How Drying Laundry Indoors Can Damage Your Clothes, Home and Health

 

 

 

 

 

Keeping on top of the laundry is an essential part of maintaining a decent wardrobe.

How else can you make sure that your favorite fashion pieces are ready to go whenever and wherever the mood takes you? There is nothing worse than not being able to wear your favorite top because it is right at the bottom of the laundry basket

 

 

 

Of course, when you live somewhere where it rains a lot, drying laundry is not always easy. If you try hanging it up outside, there is a chance that the heavens will open, soaking your nice, clean washing and sending you right back to square one and still leaving you without that top. It is little wonder that many of us do the laundry, either at home or at a laundromat such as J & G Laundromat, then opt to dry it all inside.  We know that it is never going to be the best way of doing it, but if it means that you can wear your clothes, that’s a good thing, right? Well, maybe not, if you knew what it could be doing to your clothes, your home, and your health.

 

What is it doing to your health?

 

Wet washing releases mold spores, which is very obviously a bad thing when it comes to your health. Research has shown that around 30% of the damp in a home comes from drying laundry indoors. This heightened level of damp can be bad news for anyone who has asthma, as well as putting everyone at an increased risk of lung infections. If that was not bad enough, mold is not the only dilemma that indoor drying produces. Fabric softeners, which many of us use, can create acetaldehyde as they start to dry. This is a carcinogenic (cancer causing) substance, and it can do some real damage.

 

What is it doing to your home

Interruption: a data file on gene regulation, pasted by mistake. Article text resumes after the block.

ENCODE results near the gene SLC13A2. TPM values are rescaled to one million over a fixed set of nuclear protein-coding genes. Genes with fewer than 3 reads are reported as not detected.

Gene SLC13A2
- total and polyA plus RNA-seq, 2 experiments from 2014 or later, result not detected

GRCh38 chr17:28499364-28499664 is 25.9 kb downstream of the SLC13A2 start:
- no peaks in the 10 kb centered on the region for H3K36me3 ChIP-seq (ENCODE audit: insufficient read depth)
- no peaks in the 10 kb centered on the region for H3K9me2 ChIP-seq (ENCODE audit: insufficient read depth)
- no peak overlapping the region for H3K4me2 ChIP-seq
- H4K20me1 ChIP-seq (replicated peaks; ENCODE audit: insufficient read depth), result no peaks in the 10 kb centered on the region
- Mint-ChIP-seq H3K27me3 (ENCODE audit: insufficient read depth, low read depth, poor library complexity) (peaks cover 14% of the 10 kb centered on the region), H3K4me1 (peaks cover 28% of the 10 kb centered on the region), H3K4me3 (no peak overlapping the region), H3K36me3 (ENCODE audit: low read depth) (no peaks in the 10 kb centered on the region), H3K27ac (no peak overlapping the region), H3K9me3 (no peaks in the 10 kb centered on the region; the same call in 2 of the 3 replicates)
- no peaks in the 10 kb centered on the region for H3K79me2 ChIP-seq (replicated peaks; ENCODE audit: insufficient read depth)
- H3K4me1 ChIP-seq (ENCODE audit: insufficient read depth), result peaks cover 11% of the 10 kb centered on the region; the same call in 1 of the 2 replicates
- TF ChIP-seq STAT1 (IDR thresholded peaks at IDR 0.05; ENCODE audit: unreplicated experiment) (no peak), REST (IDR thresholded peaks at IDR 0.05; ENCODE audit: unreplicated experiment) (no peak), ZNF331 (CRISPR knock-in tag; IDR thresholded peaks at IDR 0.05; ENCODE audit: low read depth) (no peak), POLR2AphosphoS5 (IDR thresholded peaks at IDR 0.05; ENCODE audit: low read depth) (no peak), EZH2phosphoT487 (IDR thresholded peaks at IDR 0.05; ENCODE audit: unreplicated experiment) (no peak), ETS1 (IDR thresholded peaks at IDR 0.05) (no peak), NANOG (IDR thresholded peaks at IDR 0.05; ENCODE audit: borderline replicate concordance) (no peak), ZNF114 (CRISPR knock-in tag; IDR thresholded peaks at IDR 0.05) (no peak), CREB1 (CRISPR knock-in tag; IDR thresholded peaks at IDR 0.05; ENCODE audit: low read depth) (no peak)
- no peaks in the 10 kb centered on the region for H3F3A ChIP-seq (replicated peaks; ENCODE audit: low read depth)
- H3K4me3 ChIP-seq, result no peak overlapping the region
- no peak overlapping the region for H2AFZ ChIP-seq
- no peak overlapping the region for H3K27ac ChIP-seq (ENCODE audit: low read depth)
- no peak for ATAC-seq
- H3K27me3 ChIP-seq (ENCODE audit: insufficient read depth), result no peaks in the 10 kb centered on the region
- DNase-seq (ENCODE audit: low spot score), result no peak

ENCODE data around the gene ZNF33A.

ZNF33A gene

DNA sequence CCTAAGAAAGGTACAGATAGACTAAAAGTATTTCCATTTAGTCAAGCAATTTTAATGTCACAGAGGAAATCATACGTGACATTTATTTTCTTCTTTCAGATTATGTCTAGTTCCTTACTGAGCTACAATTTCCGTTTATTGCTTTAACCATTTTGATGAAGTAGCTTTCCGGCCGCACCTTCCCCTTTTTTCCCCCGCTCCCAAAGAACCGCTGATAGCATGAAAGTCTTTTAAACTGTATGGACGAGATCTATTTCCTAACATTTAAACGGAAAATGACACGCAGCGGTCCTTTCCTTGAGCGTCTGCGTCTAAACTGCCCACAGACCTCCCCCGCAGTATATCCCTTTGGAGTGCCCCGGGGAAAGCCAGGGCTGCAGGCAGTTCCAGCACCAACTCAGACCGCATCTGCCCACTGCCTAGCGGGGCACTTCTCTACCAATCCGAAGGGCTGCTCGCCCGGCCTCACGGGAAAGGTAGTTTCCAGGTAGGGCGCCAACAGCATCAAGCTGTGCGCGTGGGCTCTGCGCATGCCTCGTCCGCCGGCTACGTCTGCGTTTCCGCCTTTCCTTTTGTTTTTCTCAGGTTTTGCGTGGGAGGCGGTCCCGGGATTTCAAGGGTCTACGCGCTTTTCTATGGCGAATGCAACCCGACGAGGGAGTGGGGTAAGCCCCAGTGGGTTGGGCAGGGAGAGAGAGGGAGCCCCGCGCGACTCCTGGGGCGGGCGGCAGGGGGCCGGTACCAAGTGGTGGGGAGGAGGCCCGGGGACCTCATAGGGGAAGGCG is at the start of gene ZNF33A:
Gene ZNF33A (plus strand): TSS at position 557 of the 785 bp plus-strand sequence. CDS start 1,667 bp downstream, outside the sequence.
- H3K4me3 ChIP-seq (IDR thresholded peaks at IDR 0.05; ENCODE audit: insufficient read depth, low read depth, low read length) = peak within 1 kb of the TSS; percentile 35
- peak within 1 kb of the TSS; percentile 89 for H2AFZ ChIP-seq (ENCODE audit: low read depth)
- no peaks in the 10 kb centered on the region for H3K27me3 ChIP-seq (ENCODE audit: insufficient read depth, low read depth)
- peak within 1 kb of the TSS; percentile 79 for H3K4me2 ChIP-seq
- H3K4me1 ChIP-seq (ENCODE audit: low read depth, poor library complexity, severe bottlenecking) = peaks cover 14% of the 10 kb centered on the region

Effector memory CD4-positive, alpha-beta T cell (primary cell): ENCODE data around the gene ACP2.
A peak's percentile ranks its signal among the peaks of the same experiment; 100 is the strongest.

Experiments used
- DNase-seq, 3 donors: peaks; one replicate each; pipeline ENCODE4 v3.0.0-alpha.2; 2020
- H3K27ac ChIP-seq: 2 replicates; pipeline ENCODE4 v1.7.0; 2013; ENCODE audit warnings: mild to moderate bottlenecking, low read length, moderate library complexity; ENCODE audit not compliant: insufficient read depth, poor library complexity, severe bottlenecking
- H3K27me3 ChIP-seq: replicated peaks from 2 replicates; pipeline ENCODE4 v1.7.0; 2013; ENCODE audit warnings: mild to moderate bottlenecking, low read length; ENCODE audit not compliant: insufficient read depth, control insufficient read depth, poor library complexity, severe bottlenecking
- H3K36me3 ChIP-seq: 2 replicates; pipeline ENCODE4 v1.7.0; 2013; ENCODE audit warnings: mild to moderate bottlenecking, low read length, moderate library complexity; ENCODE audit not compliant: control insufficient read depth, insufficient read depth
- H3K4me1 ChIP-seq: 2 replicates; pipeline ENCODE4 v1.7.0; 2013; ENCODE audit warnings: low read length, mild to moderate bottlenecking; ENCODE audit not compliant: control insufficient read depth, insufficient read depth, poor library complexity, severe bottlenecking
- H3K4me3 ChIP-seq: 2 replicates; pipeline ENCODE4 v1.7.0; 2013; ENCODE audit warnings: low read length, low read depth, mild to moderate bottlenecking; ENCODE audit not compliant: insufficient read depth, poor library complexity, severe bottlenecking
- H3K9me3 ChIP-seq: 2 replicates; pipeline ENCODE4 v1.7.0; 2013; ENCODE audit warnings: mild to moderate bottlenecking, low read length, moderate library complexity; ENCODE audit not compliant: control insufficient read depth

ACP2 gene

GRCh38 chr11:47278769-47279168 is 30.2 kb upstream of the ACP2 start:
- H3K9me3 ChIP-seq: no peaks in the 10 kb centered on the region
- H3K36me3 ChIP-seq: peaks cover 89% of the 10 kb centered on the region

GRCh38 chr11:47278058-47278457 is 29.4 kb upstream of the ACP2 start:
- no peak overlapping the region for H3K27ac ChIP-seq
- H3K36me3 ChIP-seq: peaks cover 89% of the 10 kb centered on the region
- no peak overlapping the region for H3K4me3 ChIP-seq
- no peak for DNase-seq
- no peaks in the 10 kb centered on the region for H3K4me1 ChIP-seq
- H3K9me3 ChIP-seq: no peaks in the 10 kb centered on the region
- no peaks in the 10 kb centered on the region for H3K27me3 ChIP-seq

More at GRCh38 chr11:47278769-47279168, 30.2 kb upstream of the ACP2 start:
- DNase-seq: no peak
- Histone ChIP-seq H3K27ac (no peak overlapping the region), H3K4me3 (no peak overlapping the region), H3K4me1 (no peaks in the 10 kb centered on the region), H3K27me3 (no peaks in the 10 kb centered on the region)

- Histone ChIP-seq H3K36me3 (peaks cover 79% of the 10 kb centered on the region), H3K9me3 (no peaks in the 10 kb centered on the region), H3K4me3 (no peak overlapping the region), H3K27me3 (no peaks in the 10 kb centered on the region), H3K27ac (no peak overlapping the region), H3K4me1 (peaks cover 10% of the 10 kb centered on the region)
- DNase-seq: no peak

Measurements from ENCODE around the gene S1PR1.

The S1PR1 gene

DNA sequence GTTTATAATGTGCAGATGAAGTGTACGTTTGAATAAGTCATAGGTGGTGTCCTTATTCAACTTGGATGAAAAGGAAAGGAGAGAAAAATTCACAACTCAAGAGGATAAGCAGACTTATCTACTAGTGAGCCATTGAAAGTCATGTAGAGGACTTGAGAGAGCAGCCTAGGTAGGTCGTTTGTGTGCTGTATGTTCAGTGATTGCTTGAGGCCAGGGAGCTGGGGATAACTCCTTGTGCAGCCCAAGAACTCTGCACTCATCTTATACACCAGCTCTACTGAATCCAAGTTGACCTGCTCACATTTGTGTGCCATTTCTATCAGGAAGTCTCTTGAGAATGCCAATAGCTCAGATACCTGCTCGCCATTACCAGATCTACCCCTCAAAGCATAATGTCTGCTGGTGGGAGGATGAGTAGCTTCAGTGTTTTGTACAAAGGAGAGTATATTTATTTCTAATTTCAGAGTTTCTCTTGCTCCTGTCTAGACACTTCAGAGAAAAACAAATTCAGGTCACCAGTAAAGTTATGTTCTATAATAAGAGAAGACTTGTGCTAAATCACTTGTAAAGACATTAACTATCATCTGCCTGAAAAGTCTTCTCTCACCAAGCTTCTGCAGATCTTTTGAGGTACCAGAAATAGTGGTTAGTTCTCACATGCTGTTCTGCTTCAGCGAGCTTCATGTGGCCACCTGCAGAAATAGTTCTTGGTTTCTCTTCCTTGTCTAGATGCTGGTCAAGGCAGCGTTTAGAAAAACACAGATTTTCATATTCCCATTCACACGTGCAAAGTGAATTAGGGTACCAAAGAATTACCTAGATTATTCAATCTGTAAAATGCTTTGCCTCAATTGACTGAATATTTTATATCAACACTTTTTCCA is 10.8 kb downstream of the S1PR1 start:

If the damage it is doing to your health was not bad enough, consider the many issues that drying clothes indoor can do to your home.  Mold spores are terrible news for everything from your plaster down to your brick work, and, left undealt with they can cause some pretty severe problems to the structure of your home. And, let us not even talk about how unsightly damp patches are. You won’t find any interior bloggers putting pictures of damp ridden walls on the ‘gram!

 

What is it doing to your clothes?

 

Have we convinced you yet? If we haven’t, think about the damage that it is doing to your wardrobe. In a home that may be damp anyway, it can take up to three days to dry clothes, and that length of time provides the perfect window for mold to grow. If – and when – it does, it will cause harm to both the material and the color.  You might not notice these effects immediately, but it will significantly reduce the lifespan of your clothes. So, if you want your clothes to last and look good, indoor drying is never going to be the most excellent idea.

 

Of course, for some people, there is no choice but to dry clothes inside. Many apartments do not provide any outdoor space for you to put a washing line up, so in this case, hang your clothes near an open window and keep the window open while they are drying. You may also want to consider using a dryer, although these can be expensive to both purchase and run, and are not brilliant for the environment.

 

If you do have the opportunity to dry your clothes outside, you should take it. Even in the winter months, if you preplan your laundry days around the dry weather, you can beat the rain and ‘lighten’ the load. Even if it takes most or some of the moisture out of them to finish off indoors, that can make a huge difference. Here are some tips to help you out:

 

  • Hang your tops shirts by the hemline and not the shoulders. If you hang them by the shoulders, it can lead to them bunching up, which can be really difficult to get out. It helps to keep things in shape as well.

 

  • Hang skirts from the hem, and make sure that they can blow around in the breeze so that they dry evenly and without losing their natural bounce. It will also stop them from wrinkling.

 

  • Hang suit trousers or other smart pairs, you should hang them by the cuff at the end of the leg so that they dry with no crease in the leg and completely straight.  It doesn’t matter so much with jeans and shorts.

 

What are your top tips for getting clothes dry outside?

Leave a Reply